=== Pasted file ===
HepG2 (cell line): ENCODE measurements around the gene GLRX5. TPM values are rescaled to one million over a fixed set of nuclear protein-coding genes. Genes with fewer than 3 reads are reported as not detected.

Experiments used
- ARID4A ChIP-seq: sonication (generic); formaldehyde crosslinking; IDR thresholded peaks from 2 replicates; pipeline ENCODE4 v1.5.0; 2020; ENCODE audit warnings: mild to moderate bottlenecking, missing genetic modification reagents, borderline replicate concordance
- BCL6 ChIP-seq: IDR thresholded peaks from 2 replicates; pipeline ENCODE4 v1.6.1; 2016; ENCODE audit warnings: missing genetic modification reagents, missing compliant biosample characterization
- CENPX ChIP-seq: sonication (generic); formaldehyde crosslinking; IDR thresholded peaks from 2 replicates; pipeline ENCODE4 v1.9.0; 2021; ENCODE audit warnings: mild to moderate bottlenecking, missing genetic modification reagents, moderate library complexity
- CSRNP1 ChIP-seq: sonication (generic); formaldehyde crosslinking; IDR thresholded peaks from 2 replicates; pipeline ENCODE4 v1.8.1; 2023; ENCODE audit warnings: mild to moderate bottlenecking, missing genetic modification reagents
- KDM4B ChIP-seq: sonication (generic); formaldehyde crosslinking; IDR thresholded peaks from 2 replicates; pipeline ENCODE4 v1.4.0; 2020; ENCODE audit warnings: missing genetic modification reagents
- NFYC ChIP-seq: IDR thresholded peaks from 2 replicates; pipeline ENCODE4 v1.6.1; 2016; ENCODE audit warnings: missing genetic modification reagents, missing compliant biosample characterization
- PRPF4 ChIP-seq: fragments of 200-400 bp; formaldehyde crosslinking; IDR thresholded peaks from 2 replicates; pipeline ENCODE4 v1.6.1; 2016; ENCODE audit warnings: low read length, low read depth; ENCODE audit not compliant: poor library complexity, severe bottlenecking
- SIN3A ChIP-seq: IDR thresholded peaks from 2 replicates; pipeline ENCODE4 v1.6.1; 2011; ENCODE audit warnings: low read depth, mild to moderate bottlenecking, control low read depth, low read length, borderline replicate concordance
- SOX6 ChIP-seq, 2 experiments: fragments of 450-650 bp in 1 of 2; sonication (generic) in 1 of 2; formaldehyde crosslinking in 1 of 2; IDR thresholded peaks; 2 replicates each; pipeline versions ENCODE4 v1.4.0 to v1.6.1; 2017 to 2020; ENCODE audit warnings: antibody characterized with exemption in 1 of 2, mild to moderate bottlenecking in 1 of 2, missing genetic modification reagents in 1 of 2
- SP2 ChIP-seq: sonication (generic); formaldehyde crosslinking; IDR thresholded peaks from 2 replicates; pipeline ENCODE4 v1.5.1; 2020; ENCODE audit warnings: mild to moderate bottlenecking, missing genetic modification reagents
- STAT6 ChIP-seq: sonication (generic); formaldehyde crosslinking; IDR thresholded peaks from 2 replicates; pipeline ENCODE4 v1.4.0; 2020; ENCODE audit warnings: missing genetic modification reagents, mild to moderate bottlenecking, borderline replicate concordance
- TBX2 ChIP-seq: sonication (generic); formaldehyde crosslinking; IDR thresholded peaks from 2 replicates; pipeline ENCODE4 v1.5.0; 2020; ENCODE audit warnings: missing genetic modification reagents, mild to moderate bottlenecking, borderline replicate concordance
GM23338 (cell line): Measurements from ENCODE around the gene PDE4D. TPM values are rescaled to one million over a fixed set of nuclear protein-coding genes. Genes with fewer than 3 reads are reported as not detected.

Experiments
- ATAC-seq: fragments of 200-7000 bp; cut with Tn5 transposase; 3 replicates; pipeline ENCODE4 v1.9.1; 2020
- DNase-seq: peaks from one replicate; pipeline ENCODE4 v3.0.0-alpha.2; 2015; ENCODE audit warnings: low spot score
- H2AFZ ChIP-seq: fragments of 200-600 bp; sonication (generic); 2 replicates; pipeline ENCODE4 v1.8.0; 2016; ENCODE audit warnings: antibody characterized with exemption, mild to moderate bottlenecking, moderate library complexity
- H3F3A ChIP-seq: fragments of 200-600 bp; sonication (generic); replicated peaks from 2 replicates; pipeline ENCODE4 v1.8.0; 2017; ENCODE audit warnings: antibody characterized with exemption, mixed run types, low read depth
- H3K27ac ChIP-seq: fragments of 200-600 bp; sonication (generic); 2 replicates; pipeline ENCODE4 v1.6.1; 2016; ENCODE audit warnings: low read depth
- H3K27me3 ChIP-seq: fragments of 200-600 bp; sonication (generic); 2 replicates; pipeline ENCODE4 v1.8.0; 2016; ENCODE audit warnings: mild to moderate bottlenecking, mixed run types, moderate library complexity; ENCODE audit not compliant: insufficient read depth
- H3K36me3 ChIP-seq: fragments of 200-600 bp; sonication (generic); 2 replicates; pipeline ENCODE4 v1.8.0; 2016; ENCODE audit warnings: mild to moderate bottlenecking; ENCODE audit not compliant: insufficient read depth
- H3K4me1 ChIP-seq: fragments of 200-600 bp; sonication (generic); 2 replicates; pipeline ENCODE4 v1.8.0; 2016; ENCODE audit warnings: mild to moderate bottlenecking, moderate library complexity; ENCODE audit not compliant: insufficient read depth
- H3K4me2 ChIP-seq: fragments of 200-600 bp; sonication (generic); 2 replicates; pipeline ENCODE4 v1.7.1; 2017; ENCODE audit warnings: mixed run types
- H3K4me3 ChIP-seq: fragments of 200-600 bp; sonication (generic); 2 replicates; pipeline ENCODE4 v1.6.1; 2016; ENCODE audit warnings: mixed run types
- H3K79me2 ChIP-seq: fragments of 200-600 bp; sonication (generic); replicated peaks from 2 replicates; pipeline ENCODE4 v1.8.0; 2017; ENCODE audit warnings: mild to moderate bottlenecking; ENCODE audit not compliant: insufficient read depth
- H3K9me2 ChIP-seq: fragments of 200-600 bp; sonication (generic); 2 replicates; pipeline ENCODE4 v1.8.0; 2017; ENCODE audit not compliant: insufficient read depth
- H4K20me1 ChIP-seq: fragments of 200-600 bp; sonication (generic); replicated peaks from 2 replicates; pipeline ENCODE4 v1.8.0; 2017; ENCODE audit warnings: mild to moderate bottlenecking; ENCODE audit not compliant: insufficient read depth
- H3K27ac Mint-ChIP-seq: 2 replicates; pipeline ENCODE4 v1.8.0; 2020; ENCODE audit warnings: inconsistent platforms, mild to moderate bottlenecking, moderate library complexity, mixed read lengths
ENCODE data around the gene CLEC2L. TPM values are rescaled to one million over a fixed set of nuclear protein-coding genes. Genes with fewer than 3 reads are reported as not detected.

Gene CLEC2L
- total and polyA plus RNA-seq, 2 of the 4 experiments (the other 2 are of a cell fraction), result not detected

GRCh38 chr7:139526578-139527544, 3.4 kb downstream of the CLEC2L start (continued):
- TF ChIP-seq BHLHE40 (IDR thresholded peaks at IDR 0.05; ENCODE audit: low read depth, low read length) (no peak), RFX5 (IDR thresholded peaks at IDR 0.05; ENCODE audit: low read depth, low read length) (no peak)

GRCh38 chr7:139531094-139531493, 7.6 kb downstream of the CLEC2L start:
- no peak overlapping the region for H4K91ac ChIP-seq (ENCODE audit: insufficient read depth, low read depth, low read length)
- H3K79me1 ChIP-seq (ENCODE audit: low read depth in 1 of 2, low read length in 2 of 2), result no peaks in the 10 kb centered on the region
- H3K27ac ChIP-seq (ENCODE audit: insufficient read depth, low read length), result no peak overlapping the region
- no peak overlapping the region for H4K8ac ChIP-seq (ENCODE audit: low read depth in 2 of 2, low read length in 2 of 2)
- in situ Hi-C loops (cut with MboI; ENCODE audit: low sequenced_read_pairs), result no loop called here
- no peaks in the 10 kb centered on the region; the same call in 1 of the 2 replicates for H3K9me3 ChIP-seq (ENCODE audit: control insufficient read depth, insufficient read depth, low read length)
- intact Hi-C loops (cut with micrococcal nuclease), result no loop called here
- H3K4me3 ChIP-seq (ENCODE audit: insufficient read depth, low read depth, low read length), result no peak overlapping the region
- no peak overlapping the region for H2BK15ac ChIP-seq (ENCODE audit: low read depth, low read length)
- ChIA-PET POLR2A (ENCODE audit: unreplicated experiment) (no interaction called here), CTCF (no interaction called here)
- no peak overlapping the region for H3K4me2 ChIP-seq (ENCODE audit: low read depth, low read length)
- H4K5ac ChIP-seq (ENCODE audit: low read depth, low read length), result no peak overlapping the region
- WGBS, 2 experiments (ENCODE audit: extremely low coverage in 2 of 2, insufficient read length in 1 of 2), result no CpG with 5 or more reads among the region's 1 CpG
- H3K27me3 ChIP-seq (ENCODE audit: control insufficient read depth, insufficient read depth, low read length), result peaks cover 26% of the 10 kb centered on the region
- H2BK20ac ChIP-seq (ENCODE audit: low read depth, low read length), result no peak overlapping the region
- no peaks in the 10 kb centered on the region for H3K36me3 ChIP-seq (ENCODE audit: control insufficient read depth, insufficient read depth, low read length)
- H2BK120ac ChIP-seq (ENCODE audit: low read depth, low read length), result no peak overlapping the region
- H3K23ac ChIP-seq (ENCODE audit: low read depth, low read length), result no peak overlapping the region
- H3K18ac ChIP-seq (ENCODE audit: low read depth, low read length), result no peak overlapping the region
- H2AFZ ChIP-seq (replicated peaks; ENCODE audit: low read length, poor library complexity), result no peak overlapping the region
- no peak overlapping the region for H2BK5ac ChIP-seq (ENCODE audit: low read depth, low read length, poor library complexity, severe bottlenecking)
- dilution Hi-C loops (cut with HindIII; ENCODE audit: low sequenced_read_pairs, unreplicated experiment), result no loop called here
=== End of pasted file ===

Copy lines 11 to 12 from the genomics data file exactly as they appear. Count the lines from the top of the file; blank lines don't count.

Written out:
- SOX6 ChIP-seq, 2 experiments: fragments of 450-650 bp in 1 of 2; sonication (generic) in 1 of 2; formaldehyde crosslinking in 1 of 2; IDR thresholded peaks; 2 replicates each; pipeline versions ENCODE4 v1.4.0 to v1.6.1; 2017 to 2020; ENCODE audit warnings: antibody characterized with exemption in 1 of 2, mild to moderate bottlenecking in 1 of 2, missing genetic modification reagents in 1 of 2
- SP2 ChIP-seq: sonication (generic); formaldehyde crosslinking; IDR thresholded peaks from 2 replicates; pipeline ENCODE4 v1.5.1; 2020; ENCODE audit warnings: mild to moderate bottlenecking, missing genetic modification reagents